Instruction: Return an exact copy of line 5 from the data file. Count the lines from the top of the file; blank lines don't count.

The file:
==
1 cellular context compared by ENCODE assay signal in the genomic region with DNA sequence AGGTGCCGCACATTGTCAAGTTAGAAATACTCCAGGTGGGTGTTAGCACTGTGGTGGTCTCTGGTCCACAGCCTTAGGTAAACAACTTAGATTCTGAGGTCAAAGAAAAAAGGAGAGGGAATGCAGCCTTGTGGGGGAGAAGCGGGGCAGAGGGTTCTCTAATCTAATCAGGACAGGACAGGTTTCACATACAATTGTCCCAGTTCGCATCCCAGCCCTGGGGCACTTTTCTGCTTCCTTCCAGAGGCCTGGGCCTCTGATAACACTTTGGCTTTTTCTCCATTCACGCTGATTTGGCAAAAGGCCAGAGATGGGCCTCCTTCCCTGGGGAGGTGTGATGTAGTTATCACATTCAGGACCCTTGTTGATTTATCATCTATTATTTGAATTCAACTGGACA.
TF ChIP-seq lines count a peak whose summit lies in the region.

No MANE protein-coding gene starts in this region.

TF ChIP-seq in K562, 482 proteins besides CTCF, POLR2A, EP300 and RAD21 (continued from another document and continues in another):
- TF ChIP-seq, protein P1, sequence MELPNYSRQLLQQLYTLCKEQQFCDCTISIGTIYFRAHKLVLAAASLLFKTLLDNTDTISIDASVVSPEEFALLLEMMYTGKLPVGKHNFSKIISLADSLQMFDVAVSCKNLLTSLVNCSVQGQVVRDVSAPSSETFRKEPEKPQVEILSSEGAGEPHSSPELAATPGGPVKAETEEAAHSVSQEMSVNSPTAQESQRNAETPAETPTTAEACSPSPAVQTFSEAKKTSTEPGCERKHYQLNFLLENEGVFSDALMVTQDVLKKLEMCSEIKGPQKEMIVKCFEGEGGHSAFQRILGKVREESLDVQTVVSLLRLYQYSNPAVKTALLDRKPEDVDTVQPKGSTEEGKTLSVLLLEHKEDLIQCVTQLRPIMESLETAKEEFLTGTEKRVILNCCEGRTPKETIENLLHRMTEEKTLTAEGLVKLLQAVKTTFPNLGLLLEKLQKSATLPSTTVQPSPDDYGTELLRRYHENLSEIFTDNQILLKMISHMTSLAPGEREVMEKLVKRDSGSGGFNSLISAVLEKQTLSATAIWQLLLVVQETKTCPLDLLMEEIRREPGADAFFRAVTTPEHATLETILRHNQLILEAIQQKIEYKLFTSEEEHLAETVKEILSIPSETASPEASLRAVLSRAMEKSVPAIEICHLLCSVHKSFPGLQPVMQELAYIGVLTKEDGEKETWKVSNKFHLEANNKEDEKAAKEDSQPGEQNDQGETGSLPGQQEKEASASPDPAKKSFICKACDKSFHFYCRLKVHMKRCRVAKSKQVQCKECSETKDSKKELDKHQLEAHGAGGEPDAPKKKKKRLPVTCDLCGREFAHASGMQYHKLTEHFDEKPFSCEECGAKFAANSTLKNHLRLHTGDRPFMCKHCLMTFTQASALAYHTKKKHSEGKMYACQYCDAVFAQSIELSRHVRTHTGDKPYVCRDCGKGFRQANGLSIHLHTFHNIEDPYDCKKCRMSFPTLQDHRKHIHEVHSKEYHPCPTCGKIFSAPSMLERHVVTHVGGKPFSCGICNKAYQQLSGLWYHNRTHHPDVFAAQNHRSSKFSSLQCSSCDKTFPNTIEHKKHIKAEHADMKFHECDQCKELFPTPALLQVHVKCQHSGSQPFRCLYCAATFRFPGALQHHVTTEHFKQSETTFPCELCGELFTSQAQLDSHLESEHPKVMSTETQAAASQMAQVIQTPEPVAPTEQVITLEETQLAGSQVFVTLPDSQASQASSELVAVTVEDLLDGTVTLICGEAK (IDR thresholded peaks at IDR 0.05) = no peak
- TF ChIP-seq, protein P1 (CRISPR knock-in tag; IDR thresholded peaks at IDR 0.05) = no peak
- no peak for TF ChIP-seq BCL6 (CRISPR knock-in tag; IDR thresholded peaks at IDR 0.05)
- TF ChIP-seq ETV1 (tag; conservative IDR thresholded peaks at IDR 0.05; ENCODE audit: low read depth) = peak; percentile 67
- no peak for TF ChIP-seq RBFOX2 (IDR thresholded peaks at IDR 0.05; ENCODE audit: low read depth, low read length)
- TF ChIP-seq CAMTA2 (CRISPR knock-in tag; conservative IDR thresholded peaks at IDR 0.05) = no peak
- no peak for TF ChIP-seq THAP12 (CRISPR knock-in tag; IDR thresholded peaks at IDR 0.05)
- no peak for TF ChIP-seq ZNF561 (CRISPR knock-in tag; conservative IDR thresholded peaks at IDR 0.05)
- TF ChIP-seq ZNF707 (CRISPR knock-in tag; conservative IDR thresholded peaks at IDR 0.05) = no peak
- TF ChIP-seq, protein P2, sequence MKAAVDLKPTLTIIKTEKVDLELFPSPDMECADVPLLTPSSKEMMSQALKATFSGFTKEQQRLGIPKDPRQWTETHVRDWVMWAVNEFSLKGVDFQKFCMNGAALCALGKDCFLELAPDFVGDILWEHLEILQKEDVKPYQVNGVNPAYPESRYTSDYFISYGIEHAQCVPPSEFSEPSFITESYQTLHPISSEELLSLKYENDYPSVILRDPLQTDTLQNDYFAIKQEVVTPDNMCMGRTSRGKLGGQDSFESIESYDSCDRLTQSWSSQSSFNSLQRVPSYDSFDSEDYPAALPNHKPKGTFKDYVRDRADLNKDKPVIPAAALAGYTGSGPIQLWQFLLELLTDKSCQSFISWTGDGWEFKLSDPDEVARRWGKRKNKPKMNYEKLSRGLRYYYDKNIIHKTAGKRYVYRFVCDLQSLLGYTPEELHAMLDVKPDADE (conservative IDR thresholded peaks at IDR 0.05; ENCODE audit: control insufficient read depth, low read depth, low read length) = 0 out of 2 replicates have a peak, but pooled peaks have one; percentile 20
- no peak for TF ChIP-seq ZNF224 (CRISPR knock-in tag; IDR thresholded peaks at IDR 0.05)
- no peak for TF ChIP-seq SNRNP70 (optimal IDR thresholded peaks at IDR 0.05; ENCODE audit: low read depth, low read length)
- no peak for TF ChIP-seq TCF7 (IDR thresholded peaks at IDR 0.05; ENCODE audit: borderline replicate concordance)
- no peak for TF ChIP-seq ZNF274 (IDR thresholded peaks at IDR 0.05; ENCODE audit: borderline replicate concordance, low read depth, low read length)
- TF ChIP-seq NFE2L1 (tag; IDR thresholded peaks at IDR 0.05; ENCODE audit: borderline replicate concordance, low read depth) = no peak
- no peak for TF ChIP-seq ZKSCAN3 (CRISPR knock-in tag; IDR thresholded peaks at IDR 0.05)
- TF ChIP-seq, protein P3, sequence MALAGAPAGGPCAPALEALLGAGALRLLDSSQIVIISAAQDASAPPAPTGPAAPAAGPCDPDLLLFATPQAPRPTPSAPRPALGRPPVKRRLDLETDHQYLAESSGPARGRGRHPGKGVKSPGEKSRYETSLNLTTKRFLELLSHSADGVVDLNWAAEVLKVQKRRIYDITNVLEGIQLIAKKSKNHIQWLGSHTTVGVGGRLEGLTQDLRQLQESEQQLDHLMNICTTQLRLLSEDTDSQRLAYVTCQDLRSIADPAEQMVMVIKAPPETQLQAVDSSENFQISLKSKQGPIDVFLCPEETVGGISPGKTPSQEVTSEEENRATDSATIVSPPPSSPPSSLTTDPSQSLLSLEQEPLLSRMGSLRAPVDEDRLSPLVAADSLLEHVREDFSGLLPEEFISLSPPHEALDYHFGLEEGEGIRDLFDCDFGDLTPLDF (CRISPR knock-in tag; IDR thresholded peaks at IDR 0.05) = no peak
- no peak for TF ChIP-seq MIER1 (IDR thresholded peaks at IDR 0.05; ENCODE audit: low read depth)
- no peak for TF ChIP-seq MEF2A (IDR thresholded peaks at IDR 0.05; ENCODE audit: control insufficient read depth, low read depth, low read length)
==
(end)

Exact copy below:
- TF ChIP-seq, protein P1, sequence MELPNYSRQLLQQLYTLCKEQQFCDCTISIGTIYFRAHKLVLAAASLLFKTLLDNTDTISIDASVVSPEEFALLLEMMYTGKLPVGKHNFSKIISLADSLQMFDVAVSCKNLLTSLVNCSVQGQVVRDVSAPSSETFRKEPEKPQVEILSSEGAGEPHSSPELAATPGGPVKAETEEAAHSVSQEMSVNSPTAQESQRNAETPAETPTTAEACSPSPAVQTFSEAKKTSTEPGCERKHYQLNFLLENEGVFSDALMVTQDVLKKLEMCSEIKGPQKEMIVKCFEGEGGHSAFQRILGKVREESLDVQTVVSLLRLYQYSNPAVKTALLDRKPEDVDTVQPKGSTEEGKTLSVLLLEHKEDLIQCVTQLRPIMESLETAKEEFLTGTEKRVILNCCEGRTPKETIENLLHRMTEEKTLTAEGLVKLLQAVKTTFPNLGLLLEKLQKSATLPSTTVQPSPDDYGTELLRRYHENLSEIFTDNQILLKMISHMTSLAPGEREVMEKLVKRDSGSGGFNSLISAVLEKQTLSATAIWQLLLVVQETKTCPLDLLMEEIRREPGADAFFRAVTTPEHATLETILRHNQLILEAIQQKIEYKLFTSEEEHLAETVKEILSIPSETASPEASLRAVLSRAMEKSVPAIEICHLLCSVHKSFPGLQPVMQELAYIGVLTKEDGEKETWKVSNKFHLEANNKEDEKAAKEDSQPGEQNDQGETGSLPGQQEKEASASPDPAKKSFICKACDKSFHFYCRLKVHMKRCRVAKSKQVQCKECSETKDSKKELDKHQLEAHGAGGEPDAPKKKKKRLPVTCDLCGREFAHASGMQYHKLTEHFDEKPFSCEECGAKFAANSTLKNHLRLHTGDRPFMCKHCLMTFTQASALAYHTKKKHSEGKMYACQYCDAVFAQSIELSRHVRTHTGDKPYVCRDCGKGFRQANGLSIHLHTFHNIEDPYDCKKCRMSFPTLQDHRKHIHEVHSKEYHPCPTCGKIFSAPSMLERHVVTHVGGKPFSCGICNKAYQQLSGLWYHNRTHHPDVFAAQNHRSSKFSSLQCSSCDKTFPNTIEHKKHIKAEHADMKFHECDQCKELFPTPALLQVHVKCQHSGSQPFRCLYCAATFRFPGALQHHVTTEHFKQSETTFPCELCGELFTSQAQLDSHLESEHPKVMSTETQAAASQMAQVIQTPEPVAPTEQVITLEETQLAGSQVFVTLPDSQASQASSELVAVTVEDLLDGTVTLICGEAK (IDR thresholded peaks at IDR 0.05) = no peak